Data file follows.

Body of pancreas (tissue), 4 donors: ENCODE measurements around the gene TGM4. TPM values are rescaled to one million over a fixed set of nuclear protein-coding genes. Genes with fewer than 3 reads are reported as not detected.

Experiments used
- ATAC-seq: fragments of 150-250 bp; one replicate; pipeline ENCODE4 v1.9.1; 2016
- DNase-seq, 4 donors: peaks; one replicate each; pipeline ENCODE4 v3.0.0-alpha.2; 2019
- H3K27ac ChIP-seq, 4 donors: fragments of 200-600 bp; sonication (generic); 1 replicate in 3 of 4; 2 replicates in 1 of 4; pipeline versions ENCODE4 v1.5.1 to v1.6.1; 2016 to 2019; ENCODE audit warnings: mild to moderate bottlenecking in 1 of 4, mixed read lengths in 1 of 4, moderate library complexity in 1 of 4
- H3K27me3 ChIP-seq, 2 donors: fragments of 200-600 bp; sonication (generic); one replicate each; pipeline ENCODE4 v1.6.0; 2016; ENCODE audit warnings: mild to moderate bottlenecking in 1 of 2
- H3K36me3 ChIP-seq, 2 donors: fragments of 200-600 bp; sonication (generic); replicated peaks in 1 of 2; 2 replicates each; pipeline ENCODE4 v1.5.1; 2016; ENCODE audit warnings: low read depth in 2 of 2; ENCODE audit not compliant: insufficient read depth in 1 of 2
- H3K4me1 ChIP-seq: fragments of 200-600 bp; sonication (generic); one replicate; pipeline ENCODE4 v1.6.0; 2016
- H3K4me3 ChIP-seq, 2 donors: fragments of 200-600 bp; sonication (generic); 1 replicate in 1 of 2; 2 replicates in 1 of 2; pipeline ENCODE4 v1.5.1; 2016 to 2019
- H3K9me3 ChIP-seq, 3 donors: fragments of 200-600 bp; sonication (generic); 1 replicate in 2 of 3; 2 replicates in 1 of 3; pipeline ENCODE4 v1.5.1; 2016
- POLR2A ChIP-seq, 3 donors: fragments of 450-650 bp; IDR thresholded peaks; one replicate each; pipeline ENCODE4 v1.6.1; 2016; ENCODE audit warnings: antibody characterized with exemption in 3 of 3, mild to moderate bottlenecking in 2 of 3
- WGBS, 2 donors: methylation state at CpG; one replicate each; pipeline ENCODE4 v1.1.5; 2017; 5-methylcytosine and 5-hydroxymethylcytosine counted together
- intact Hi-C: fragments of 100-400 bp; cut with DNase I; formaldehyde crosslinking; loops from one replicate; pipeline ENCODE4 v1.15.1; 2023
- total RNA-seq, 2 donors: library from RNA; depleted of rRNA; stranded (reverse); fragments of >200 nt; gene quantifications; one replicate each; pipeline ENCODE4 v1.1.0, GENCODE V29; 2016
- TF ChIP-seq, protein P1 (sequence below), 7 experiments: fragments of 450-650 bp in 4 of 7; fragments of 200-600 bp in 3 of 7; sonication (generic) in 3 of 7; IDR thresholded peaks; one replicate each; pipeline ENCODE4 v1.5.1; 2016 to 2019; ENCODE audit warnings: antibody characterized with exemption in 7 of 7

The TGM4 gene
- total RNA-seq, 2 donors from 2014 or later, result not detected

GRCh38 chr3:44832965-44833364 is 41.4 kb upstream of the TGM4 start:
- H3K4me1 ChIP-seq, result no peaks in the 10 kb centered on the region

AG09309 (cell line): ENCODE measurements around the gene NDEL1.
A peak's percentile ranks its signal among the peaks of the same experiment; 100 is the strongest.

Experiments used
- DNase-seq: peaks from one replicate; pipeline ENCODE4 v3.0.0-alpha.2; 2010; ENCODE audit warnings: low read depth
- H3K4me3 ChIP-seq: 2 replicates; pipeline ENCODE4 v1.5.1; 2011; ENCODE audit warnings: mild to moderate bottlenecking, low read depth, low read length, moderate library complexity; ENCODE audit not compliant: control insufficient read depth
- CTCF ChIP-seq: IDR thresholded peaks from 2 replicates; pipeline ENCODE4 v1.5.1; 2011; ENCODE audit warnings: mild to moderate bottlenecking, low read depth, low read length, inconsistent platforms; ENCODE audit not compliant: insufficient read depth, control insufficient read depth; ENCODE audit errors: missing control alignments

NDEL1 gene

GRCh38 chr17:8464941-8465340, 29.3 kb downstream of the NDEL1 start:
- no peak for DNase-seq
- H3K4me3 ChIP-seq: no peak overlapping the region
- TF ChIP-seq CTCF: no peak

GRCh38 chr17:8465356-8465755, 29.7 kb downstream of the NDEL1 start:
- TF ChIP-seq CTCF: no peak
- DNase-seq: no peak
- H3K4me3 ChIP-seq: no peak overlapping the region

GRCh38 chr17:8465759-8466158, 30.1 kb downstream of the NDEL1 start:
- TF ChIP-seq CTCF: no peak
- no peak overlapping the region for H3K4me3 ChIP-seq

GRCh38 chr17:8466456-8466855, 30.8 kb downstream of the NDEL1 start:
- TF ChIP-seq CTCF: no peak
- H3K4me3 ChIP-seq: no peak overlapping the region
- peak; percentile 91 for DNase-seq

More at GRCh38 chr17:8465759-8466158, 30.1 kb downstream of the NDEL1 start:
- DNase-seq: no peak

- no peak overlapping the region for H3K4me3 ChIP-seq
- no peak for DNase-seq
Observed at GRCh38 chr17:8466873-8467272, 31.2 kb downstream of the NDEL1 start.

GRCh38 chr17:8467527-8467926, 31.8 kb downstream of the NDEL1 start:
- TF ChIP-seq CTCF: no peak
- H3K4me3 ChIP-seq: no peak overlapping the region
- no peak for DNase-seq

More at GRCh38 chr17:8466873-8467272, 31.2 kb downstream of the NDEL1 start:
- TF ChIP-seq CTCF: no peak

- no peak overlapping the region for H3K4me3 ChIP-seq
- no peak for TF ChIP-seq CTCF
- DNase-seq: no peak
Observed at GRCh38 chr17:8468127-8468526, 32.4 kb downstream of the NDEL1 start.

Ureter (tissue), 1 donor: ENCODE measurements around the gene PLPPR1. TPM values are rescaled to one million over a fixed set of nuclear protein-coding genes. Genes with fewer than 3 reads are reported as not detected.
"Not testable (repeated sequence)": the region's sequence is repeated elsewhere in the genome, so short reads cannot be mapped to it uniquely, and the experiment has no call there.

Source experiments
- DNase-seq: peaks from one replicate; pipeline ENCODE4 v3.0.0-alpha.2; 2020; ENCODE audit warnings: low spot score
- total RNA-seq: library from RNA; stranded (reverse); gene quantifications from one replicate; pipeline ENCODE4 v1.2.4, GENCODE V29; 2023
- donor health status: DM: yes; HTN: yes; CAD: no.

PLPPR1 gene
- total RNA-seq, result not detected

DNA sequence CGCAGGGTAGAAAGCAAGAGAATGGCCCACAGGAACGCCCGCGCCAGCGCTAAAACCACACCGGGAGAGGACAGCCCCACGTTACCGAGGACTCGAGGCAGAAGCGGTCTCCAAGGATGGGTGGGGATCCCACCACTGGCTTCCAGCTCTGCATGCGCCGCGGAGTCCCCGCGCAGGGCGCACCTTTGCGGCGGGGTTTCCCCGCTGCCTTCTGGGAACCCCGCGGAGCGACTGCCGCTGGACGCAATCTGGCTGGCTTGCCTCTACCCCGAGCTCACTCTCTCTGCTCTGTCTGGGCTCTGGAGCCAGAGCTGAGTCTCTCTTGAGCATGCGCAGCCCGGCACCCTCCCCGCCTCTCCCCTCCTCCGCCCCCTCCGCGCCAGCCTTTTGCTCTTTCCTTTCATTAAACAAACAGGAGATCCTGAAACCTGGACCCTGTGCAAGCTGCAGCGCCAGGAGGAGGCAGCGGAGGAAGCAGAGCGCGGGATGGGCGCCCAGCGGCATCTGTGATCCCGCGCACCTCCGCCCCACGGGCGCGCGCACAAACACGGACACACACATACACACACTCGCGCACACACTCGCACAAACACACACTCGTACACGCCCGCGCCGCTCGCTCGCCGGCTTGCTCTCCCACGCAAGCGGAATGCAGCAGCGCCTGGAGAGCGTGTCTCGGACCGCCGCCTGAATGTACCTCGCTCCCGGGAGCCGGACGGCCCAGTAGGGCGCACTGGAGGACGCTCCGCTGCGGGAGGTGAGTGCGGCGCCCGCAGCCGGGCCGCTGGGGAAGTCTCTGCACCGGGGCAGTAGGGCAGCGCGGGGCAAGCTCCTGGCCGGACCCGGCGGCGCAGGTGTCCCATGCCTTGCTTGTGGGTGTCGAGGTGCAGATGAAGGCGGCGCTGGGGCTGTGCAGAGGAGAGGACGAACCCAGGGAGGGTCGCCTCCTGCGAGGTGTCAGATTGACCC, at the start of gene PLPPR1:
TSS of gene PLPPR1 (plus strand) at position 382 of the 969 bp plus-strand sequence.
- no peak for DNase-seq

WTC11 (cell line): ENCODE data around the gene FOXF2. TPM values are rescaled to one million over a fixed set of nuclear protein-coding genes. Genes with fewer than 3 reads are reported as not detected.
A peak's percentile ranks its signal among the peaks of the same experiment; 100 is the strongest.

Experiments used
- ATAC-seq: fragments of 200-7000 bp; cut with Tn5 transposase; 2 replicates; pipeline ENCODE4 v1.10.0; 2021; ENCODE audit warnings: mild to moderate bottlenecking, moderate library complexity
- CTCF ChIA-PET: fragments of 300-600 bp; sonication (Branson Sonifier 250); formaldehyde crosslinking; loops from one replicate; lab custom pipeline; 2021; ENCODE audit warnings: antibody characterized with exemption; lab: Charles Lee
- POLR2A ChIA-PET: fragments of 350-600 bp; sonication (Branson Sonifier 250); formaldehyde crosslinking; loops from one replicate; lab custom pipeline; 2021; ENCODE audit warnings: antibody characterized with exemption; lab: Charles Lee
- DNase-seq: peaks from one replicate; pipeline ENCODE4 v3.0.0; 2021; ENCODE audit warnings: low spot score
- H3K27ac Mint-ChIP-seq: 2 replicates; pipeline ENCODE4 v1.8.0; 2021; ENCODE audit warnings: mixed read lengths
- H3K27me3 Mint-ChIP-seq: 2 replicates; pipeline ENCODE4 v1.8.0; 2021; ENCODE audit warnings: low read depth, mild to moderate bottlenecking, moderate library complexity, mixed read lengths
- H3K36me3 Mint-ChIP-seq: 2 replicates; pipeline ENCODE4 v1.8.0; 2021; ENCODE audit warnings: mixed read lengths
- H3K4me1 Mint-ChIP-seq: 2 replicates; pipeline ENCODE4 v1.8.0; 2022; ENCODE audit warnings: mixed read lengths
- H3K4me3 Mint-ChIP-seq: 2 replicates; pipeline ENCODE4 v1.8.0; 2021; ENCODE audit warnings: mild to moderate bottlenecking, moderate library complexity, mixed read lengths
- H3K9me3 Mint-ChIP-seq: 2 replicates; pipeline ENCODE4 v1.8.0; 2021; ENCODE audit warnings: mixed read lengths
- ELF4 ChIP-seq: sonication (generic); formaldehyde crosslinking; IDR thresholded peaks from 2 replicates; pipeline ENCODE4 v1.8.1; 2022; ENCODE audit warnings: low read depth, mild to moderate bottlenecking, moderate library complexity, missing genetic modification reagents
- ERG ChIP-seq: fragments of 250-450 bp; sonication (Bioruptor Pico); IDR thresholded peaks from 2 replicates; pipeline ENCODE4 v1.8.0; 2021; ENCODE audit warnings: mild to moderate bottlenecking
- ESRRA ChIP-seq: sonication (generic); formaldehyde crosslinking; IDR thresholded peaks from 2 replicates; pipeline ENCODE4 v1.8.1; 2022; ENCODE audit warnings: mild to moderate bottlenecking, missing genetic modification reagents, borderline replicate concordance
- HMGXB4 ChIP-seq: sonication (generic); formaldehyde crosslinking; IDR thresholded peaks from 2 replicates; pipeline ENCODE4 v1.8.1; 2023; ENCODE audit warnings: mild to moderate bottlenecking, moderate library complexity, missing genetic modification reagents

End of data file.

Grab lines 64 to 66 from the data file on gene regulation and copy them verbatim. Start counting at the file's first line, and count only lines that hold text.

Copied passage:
- total RNA-seq, result not detected

DNA sequence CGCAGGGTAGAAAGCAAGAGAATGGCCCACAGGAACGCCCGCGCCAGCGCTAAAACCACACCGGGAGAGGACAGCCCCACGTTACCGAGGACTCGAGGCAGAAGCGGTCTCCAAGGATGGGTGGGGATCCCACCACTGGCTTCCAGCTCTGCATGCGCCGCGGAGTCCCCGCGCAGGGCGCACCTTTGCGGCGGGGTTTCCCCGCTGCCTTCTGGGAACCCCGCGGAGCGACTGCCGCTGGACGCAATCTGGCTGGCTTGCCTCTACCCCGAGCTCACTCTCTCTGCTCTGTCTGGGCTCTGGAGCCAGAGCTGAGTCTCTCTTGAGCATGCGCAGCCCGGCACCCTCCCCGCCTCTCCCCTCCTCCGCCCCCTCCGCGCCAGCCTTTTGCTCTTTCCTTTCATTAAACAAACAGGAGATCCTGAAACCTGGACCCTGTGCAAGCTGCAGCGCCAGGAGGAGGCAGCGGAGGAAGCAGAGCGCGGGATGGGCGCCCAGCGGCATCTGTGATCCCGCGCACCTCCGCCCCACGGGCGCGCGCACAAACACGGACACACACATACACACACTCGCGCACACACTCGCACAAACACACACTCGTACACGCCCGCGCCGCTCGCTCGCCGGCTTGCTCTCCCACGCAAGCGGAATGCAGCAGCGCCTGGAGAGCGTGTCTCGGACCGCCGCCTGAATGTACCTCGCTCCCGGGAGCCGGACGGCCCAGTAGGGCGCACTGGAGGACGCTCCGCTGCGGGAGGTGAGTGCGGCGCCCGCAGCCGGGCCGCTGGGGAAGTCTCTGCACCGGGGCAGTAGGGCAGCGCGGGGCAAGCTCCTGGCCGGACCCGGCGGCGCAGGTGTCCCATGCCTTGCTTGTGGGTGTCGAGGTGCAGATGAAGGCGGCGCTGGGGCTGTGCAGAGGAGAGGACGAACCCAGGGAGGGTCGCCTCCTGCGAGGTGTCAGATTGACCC, at the start of gene PLPPR1:
TSS of gene PLPPR1 (plus strand) at position 382 of the 969 bp plus-strand sequence.